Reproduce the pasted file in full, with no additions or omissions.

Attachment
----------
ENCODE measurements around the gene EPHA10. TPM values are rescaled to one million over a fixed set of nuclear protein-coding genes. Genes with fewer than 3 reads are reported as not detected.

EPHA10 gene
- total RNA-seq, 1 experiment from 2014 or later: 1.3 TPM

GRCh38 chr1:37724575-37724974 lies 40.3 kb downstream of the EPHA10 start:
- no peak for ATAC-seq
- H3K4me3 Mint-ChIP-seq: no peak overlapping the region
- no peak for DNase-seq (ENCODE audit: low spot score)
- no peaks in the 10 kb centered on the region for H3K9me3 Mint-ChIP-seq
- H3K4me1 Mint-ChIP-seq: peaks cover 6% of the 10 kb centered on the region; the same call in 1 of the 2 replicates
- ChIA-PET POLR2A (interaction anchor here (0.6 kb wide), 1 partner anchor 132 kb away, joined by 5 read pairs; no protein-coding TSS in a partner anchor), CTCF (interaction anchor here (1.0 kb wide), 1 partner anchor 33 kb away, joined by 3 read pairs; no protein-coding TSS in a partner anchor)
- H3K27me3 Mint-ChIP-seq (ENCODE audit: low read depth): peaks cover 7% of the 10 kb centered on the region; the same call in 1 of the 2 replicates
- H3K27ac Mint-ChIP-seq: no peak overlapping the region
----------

ENCODE measurements around the gene EPHA10. TPM values are rescaled to one million over a fixed set of nuclear protein-coding genes. Genes with fewer than 3 reads are reported as not detected.

EPHA10 gene
- total RNA-seq, 1 experiment from 2014 or later: 1.3 TPM

GRCh38 chr1:37724575-37724974 lies 40.3 kb downstream of the EPHA10 start:
- no peak for ATAC-seq
- H3K4me3 Mint-ChIP-seq: no peak overlapping the region
- no peak for DNase-seq (ENCODE audit: low spot score)
- no peaks in the 10 kb centered on the region for H3K9me3 Mint-ChIP-seq
- H3K4me1 Mint-ChIP-seq: peaks cover 6% of the 10 kb centered on the region; the same call in 1 of the 2 replicates
- ChIA-PET POLR2A (interaction anchor here (0.6 kb wide), 1 partner anchor 132 kb away, joined by 5 read pairs; no protein-coding TSS in a partner anchor), CTCF (interaction anchor here (1.0 kb wide), 1 partner anchor 33 kb away, joined by 3 read pairs; no protein-coding TSS in a partner anchor)
- H3K27me3 Mint-ChIP-seq (ENCODE audit: low read depth): peaks cover 7% of the 10 kb centered on the region; the same call in 1 of the 2 replicates
- H3K27ac Mint-ChIP-seq: no peak overlapping the region